Unfortunately, the early Schebler books only mention the model D in passing, as its use on cars was fairly limited. The most comprehensive information was published around 1935 or so, when Schebler published a parts listing for the (then) five sizes of standard Schebler model D's. I have 3 additional sizes not listed in this chart (the chart only references standard carburetors then in production).


Additionally, the Schebler model M looks identical externally to the model D. The model M was made in at least 3 different sizes.


Like most Scheblers, the identification number is in the format "m X nnn"; where the "m" represents the model (in this case D), generally a single letter, but some models have more letters, the X is simply and X and means "assembly", and the "nnn" is the sequential number within the given model.


Example DX-304 was used on the 1927 John Deere model D. The DX-304 is read Schebler model D assembly number 304. I have a DX-331 in my database; which PROBABLY means there are at least 331 different versions.


In additional to a few early automobiles, Schebler model D's were used on tractor, marine, agricultural, and industrial engines. You see a fair number on "hit-r-miss" engines.


Every couple of years, I unabashedly BEG for factory information on a number of different carburetors; this is one of them.


To date the best information I have been able to assemble is from owners. I will get a call "I have a something-or-other with a Schebler model D, do you offer a kit"? The answer is MAYBE, but if I have never made this kit, I will need to see the carburetor (NOT A PICTURE, the actual carburetor) and if you have a factory parts book, owners guide, service guide, etc., a copy would be helpful. I actually did one for a 1912 Holt combine that has not one, but two air valves.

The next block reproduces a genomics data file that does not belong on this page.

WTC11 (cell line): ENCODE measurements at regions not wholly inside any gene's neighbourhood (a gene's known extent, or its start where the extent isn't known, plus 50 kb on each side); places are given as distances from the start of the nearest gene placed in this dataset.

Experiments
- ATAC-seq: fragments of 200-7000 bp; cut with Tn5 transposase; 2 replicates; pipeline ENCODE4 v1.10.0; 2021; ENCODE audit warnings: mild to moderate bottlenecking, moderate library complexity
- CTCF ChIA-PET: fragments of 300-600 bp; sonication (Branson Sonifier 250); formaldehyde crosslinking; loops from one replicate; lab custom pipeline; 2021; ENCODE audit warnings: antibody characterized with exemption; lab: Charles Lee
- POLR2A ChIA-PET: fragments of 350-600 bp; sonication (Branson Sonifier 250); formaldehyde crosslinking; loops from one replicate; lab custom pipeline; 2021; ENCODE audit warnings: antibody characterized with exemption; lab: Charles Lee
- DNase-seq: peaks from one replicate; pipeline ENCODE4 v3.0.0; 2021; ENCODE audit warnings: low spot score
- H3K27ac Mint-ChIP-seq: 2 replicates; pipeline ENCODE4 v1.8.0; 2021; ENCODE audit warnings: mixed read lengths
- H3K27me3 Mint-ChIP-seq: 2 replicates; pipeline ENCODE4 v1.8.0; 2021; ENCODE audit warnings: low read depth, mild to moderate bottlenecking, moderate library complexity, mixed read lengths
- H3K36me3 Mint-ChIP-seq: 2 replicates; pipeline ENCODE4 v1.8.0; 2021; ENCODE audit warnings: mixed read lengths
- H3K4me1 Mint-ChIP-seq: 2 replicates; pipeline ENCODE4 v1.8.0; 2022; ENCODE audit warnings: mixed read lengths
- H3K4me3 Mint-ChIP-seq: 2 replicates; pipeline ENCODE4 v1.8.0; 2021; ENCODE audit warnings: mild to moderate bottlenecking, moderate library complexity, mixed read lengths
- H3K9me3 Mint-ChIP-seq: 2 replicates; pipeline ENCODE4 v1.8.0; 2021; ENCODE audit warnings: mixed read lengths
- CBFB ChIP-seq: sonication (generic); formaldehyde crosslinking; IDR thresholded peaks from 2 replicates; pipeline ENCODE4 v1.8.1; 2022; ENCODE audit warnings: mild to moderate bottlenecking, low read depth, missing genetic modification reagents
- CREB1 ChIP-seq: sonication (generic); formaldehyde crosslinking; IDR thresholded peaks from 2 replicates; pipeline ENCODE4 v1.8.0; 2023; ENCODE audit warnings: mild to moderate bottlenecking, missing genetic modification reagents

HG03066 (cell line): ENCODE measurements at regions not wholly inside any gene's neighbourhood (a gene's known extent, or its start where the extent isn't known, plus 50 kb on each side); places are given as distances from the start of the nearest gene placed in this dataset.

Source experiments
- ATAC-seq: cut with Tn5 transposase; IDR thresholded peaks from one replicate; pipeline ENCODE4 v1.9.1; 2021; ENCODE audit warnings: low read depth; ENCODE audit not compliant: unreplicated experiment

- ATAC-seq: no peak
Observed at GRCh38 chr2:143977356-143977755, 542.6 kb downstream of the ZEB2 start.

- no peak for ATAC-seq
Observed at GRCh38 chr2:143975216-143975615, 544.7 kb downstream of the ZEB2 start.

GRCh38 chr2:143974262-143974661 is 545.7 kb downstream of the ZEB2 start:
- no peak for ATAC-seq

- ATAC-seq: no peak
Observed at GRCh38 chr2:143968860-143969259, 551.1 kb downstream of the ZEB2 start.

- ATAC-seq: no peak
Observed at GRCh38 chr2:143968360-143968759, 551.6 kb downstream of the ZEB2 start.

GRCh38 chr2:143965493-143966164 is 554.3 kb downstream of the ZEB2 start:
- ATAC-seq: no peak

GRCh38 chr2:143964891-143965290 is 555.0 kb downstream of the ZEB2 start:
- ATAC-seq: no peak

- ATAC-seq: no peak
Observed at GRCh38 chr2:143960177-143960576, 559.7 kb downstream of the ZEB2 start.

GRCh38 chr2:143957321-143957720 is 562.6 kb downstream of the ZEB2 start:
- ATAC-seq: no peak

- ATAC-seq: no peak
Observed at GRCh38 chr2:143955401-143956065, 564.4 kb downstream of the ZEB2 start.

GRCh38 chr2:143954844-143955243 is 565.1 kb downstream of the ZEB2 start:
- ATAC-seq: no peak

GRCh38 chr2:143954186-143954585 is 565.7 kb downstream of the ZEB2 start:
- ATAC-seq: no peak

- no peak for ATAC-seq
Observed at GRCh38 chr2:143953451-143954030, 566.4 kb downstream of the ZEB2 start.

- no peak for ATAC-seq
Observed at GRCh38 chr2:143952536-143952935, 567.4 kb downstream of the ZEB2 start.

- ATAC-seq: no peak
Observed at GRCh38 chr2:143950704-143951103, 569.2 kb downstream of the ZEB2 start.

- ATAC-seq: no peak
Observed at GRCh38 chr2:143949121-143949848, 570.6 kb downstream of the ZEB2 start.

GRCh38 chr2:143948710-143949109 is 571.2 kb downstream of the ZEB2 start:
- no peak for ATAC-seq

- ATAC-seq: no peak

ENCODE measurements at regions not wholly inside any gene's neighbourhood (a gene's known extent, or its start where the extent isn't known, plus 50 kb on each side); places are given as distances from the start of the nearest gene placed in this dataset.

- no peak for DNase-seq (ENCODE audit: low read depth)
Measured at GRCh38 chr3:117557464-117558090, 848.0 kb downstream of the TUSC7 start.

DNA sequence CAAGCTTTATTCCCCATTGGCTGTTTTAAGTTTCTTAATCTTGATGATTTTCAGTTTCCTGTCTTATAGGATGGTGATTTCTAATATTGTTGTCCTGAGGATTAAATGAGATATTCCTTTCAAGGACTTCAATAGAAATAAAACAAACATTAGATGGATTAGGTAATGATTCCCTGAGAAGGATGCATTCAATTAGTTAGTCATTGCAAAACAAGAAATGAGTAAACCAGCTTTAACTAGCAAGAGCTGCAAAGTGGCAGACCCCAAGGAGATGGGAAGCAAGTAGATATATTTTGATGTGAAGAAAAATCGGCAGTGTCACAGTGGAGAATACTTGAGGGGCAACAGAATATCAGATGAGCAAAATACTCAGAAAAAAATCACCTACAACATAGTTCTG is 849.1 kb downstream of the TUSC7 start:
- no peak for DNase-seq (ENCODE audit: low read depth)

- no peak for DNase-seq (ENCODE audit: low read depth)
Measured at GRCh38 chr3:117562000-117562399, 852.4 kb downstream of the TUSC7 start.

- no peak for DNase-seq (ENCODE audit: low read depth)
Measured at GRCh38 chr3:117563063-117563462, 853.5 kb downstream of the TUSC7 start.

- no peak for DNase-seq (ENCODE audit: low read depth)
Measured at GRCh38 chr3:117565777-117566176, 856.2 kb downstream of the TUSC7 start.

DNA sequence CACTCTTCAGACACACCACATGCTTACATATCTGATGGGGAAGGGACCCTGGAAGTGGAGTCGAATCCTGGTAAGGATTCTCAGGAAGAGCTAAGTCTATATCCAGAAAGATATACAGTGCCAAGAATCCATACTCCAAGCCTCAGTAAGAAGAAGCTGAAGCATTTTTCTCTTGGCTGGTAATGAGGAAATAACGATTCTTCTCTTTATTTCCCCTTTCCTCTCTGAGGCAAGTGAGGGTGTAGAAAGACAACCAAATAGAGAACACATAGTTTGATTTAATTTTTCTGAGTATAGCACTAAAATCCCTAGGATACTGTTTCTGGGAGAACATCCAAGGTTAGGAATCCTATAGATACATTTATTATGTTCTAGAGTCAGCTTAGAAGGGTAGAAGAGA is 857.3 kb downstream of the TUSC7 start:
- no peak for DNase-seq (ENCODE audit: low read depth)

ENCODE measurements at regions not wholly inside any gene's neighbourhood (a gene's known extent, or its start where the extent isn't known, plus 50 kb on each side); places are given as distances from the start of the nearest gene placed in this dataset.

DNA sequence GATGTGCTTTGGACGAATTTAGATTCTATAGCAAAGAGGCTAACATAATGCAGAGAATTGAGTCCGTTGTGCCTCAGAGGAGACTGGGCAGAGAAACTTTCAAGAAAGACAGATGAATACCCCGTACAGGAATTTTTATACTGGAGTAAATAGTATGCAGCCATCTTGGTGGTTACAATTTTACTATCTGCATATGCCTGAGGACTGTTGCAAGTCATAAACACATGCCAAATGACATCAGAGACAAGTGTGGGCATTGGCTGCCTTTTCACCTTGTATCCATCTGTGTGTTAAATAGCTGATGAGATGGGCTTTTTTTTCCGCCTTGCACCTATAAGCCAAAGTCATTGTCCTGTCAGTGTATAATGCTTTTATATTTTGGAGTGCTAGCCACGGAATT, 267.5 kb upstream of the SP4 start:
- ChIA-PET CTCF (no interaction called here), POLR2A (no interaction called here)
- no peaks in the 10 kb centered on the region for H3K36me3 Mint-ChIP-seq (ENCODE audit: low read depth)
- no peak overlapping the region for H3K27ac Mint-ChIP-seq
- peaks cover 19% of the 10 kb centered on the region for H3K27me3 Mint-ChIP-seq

While not the information you asked for, unless you can do a better job in talking folks into looking in their factory literature than I, probably the best information you will find.


The Schebler books do an excellent job on the later model S, with decent information on the models A, AT, L, and R. There was also a motorcycle book printed in 1928 that covered motorcycle models such as the AM, DL, and H. The original was printed on unobtanium. It has been reprinted, and copies occasionally show on ebay. Other Schebler models are by and large ignored in the books, and I have probably every printing from about 1914 through 1931.


I have maybe 20 or so of the model D, plus dozens of castings to be able to produce more; and I have absolutely no plans to even think about attempting to identify. When someone wants one, I ask for pictures with measurements; and armed with these I can look.


I don't know the time period, but a Canadian company, Acadia, produced a duplicate of the model D, with the only visible change being the name. I know nothing more about these.



Edited by carbking (see edit history)
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Thank you Jon for the additional information! All I have to go on is what I remember reading ten to twenty years ago when I was researching for my 1910 car (which I really wish I could get back!).  All the paperwork and copies I had went with the car when I had to sell it.